Best point guard: Sherron Collins is an athletic dynamo who averages 18.2 points and five assists per game after spending the previous two seasons behind Mario Chalmers and Russell Robinson. He doesn't have the greatest assist-turnover ratio -- it's a lot less than 2-to-1 -- but, honestly, this region was weak for point guards. So Collins is it.
Best post player: Lots of good choices for this one, like Kansas' Cole Aldrich, Louisville's Samardo Samuels and Southern California's Taj Gibson. But I'm going with the biggest of the bunch, 7-feet-2 Luke Nevill of Utah, who averaged 16.9 ppg, 9.1 rebounds and 2.7 blocked shots. And shot 60.7 percent from the floor and 79.1 percent from the line. I could go on and on. Must I?
Best coach: If I'm starting a program tomorrow and going forward, I want Thad Matta of Ohio State or Bill Self of Kansas. Nothing wrong with Tom Izzo, either. But if we're talking about the most accomplished coach in this region, it's Rick Pitino. He has taken three different schools to the Final Four (Providence, Kentucky, Louisville) and he has won a national title.
Best reputation: Louisville, Kansas and Michigan State all have won two national titles. Louisville had Darrell Griffith, Kansas had Danny Manning, and Michigan State had Magic. This one's tough. But only Kansas had Wilt Chamberlain. So Kansas wins this category. Don't cry to me, you big baby. Everyone knows the Wilt Chamberlain Rule.
Five stars on display
1. Chris Wright (Dayton): He averages 12.9 ppg and 6.5 rpg, but that's not why he's on here. He's on here because he's a freaking freak. Maybe the most athletic player in college basketball. And he's 6-8. Yikes.
2. Kenny Hasbrouck (Siena): If Siena reaches the Elite Eight, he'll probably break the 2,000-point barrier. On a more realistic note, the 6-3 senior guard is six points away from reaching 1,900.
3. Tyrese Rice (BC): Speaking of 2,000 points ... this guy got there. The 6-1 guard has 2,090 entering the tournament, and is the leading scorer in this region. Unless North Dakota State has a guy with more. Like you'd know.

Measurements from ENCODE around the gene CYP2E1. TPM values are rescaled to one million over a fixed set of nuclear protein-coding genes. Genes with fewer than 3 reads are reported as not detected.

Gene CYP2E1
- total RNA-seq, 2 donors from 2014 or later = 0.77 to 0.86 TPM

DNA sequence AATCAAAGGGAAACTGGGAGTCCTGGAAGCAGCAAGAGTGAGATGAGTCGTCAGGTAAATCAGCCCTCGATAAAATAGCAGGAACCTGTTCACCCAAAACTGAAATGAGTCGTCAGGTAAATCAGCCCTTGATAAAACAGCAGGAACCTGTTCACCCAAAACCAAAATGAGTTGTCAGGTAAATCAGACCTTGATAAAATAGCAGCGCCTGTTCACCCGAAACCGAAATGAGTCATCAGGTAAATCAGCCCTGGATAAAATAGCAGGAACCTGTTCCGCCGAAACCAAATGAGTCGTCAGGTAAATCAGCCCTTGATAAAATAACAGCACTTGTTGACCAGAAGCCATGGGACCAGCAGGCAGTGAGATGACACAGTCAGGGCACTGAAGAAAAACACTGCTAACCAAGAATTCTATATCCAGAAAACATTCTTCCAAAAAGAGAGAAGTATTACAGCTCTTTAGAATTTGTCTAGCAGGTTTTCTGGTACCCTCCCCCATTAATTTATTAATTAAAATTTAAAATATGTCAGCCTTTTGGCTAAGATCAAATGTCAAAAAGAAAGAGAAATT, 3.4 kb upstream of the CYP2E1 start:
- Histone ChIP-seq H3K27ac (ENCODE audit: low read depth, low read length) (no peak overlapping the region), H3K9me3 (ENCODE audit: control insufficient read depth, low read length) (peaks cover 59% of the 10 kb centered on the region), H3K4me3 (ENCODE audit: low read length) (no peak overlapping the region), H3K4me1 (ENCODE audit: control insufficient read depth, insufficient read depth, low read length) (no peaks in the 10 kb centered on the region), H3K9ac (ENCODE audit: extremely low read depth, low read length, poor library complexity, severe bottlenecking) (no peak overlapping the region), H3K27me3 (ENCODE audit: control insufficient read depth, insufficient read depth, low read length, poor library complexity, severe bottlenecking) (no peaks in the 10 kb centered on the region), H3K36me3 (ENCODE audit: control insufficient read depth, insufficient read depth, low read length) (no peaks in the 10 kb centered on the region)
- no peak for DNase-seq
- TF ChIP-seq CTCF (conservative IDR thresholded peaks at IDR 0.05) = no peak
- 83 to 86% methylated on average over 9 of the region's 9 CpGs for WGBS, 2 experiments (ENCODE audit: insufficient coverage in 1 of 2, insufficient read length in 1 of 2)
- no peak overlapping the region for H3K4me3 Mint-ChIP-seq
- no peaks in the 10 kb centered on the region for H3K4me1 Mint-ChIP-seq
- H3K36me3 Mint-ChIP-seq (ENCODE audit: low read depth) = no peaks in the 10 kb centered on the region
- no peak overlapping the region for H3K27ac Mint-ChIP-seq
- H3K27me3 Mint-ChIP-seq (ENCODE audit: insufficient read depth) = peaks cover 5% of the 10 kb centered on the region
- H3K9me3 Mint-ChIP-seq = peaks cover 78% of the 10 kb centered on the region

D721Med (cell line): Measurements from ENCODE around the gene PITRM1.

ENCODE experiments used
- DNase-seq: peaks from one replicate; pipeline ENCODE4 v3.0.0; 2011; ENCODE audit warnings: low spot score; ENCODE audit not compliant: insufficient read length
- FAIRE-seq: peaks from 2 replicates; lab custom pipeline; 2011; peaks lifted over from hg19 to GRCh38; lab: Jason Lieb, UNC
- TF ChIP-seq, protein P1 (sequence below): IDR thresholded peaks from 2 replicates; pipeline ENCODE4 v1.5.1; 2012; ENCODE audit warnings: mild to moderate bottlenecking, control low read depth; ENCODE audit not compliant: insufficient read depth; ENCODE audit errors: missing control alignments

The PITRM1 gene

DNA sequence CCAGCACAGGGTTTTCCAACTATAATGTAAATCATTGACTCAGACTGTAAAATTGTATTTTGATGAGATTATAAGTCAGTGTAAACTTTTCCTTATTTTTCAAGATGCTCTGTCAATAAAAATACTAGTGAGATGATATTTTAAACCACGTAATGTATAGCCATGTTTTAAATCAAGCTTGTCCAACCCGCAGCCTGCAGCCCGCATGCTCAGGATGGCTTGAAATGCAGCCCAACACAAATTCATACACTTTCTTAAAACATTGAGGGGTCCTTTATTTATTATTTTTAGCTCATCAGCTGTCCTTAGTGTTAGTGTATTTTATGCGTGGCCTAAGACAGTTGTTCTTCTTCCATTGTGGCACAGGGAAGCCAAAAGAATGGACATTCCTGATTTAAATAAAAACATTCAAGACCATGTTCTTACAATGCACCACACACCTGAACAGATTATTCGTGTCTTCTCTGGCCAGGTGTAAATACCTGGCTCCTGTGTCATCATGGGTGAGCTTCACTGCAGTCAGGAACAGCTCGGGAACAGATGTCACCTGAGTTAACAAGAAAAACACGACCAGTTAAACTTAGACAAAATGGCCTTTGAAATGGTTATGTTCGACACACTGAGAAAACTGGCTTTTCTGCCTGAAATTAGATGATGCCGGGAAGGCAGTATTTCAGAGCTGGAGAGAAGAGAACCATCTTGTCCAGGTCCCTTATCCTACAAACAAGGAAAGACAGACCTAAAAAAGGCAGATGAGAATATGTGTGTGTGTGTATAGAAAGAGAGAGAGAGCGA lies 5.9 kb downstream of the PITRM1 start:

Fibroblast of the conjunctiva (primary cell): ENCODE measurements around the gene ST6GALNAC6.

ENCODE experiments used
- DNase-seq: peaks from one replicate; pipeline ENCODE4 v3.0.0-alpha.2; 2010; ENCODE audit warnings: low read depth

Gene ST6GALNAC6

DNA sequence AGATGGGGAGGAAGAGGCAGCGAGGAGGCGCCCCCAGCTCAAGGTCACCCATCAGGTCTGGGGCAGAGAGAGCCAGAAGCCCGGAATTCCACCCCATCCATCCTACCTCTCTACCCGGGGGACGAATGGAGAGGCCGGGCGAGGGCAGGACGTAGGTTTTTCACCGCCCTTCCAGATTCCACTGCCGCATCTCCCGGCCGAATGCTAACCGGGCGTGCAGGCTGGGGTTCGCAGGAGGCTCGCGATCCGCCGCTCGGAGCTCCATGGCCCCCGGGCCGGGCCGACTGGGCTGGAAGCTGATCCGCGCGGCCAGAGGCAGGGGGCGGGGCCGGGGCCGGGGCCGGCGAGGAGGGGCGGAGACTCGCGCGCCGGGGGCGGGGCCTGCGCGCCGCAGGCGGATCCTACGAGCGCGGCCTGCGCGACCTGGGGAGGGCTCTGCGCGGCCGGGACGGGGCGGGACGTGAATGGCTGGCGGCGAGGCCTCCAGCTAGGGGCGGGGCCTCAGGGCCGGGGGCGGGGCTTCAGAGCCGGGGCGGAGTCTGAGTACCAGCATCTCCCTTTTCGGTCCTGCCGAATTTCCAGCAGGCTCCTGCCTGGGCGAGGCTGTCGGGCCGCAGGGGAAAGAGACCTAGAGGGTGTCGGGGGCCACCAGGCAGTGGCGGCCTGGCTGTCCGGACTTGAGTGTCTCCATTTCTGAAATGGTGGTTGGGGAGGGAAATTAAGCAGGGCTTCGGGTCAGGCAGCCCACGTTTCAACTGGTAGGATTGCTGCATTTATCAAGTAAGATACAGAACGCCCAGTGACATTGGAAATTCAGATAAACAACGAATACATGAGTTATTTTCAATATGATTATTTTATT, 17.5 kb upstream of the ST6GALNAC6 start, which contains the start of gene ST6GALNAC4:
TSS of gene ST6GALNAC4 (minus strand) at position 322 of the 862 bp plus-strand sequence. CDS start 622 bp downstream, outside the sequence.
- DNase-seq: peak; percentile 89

4. DeMar DeRozan (USC): Nobody has more capital letters in his name than DeMar DeRozan, and few players in college hoops have his hype, either. If the NBA didn't have that one-year rule, he would have turned pro out of high school.
5. Jeff Teague (Wake Forest): NBA scouts love this guy. He has great scoring range and also can finish above the rim. Watch this. You're welcome.
Five random notes
1. You see Fargo? I did, and all I remember was how close the Dakotas seemed to be to Minneapolis. So how disconcerting it must be for Kansas to earn the No. 3 seed and have to play 14th-seeded North Dakota State in Minneapolis.
2. If he gets to the Final Four -- and he will -- Louisville's Rick Pitino will get out of his four-way tie (with Guy Lewis, Lute Olson and Roy Williams) for sixth among coaches with five Final Four trips ... and into a three-way tie for fourth, at six appearances, with Denny Crum and Adolph Rupp. Unless Williams gets there, too, and then the math is just too difficult to figure out at the moment.
3. Utah coach Jim Boylen is a lifer assistant, most of it in the NBA, before getting his first shot as a head coach last year at age 43. He spent the previous two seasons on Tom Izzo's staff at Michigan State, but Utah isn't getting past Louisville to set up a meeting with Michigan State.
4. The Louisville-Ohio State game has the obligatory NCAA tournament storyline of the fickle player who has been connected to both schools. Sort of. Josh Chichester, a 6-8 stud forward from West Chester, Ohio, verbally committed to Ohio State but ended up at Louisville. But he stopped played basketball and is focusing only on football. No, not a great note. But better than the next one.
5. Bob Huggins spent most of his career about 40 minutes from Dayton at Cincinnati. Now he faces Dayton as coach of West Virginia. Told you -- not a great note. See why I made it fifth?